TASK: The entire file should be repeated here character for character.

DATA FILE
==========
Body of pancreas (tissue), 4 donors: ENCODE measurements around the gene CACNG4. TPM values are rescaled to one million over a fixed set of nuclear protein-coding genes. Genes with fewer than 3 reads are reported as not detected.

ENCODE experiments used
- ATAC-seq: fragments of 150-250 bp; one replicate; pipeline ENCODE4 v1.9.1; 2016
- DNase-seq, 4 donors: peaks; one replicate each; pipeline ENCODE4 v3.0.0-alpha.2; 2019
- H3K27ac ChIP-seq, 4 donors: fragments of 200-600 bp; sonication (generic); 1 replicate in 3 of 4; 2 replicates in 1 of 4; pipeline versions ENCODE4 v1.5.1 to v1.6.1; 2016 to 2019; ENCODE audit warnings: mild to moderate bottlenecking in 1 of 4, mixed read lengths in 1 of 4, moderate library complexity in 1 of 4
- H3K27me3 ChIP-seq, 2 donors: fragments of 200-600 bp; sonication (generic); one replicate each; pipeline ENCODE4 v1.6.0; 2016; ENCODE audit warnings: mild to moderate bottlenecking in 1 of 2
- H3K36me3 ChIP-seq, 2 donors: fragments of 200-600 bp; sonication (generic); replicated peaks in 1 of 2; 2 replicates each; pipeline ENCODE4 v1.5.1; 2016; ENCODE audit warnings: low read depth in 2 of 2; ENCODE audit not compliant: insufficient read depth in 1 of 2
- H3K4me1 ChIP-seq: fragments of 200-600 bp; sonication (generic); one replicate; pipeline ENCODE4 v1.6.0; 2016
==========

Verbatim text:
Body of pancreas (tissue), 4 donors: ENCODE measurements around the gene CACNG4. TPM values are rescaled to one million over a fixed set of nuclear protein-coding genes. Genes with fewer than 3 reads are reported as not detected.

ENCODE experiments used
- ATAC-seq: fragments of 150-250 bp; one replicate; pipeline ENCODE4 v1.9.1; 2016
- DNase-seq, 4 donors: peaks; one replicate each; pipeline ENCODE4 v3.0.0-alpha.2; 2019
- H3K27ac ChIP-seq, 4 donors: fragments of 200-600 bp; sonication (generic); 1 replicate in 3 of 4; 2 replicates in 1 of 4; pipeline versions ENCODE4 v1.5.1 to v1.6.1; 2016 to 2019; ENCODE audit warnings: mild to moderate bottlenecking in 1 of 4, mixed read lengths in 1 of 4, moderate library complexity in 1 of 4
- H3K27me3 ChIP-seq, 2 donors: fragments of 200-600 bp; sonication (generic); one replicate each; pipeline ENCODE4 v1.6.0; 2016; ENCODE audit warnings: mild to moderate bottlenecking in 1 of 2
- H3K36me3 ChIP-seq, 2 donors: fragments of 200-600 bp; sonication (generic); replicated peaks in 1 of 2; 2 replicates each; pipeline ENCODE4 v1.5.1; 2016; ENCODE audit warnings: low read depth in 2 of 2; ENCODE audit not compliant: insufficient read depth in 1 of 2
- H3K4me1 ChIP-seq: fragments of 200-600 bp; sonication (generic); one replicate; pipeline ENCODE4 v1.6.0; 2016